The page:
A second important aspect of the definition is that, in mindfulness, attention is directed to what is occurring in the “present moment.” That seems straightforward until one tries to define exactly what portion in time is the present moment. Our first inclination is to think of the present moment as instantaneous, exactly this particular moment only. But with a little reflection it becomes obvious that what we experience as the present moment actually extends back in time a short ways and also forward slightly into the future. If it didn’t extend back in time we could never see motion, as we wouldn’t be aware of a change from a previously seen position. For that matter, we wouldn’t be able to hear a full word, only the immediate sound. Obviously this is not the case, because the present moment actually contains a little bit of the past. Demonstrating that the present actually extends a little into the future is more difficult and subtle to detect. But, if we interrupt speech in the middle of a sentence, you will find that you seemingly “hear” the next syllable or word that the mind is expecting to appear or if we interrupt a movie you seemingly “see” the next frame.
The total amount of time constituted by the present moment is difficult to precisely define. Marc Wittmann asserts that before we can answer that question of how long is now we must first define exactly what we mean by the present moment. He identifies three different ideas of the present moment; functional moment, experienced moment, and mental presence. The most pertinent for our discussion of mindfulness is the experienced moment, the subjective present. It is an experienced now within an ongoing stream of events. For example, while listening to music a note does not stand alone in consciousness but is joined by the prior note and the expected future note. In speech, each word is perceived in reference to past and expected words, as in the phrase “how are you”. When we hear “are” we process it recognizing that it’s in reference to a question, “How” and due to our learning we also experience the “are” with the expectation of a following word “you”. It’s been estimated that the experienced moment lasts somewhere up to 3 seconds. So, when we refer to present moment awareness we are referring not to an instant but to the approximately 3 seconds that we experience as the present.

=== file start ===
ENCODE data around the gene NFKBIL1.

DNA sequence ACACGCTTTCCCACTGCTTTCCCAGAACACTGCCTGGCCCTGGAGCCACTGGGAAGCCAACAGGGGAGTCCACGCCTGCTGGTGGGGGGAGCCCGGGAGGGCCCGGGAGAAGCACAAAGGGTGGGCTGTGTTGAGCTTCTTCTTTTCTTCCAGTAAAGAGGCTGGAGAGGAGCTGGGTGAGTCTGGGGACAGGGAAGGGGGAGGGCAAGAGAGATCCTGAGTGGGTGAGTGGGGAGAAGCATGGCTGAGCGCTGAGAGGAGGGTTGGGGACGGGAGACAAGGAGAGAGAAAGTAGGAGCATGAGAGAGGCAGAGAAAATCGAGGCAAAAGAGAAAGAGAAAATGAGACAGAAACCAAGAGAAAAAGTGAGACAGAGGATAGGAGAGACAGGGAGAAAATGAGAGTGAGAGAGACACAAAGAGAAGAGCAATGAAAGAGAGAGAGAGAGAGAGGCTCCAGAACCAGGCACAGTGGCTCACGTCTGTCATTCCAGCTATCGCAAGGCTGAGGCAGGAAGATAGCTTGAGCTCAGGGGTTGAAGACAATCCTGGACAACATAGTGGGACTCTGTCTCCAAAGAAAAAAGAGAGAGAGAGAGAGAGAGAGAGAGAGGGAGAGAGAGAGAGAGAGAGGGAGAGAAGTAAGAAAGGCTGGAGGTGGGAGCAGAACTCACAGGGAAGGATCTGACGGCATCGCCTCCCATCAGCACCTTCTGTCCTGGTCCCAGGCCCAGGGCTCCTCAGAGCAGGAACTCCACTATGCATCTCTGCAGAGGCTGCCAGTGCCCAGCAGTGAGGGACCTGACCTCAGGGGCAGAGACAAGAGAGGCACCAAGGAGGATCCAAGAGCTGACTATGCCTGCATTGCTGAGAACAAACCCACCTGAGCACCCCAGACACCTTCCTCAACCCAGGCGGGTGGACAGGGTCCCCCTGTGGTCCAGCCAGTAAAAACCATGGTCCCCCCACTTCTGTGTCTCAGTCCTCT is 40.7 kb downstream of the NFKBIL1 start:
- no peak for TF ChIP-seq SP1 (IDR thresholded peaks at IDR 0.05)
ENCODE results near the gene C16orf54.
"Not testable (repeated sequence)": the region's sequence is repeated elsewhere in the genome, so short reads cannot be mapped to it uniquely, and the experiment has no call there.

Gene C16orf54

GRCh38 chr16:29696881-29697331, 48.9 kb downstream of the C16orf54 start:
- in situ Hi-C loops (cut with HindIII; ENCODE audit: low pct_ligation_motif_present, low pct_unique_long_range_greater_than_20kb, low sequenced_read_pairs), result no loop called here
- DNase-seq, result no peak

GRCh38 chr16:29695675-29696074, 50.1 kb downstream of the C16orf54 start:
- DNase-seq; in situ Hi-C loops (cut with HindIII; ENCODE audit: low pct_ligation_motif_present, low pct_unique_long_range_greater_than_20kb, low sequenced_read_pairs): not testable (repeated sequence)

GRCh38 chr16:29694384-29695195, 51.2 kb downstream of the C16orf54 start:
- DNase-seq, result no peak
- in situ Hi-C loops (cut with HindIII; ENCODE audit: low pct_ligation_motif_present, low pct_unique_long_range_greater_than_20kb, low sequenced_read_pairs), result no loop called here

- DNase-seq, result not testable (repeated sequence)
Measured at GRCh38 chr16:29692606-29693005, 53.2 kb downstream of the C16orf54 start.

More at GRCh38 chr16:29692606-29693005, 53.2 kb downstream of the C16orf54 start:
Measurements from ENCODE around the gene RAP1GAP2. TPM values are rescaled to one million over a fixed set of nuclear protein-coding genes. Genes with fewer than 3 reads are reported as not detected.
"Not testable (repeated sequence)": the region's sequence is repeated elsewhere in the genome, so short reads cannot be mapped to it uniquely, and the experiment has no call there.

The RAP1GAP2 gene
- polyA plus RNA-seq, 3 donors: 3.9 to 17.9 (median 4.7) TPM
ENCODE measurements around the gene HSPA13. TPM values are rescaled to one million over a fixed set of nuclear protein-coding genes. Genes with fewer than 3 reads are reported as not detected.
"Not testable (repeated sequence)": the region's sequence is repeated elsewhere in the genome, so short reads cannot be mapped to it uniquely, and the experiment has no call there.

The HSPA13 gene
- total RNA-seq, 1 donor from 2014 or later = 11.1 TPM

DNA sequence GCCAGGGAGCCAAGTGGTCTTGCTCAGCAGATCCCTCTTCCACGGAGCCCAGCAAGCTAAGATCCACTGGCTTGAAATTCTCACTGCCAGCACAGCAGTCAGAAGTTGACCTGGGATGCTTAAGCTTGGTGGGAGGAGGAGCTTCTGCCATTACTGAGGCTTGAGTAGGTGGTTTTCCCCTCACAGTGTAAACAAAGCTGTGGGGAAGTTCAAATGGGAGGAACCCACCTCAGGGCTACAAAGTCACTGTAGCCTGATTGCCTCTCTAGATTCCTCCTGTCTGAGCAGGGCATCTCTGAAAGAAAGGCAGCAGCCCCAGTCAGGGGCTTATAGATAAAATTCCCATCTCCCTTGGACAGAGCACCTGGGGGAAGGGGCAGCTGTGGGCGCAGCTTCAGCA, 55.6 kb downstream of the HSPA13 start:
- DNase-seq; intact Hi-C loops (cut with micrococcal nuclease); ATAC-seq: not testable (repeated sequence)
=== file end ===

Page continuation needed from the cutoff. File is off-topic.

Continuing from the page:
A third important aspect of the definition is that, in mindfulness there is no judgment of experience. This indicates that when we are mindful we are simply experiencing things as they are without evaluation. It is important to note that it is value judgments that are absent. Making judgments about the likely course of events and what actions are needed is actually a part of mindfulness. If we’re driving mindfully we are constantly judging whether we need to slow down or turn to avoid hitting another car, whether we can safely make it through a traffic light that is about to change, whether a car may pull out in front of us. If we are driving mindfully we’re making these judgments but totally aware the whole time of what is happening.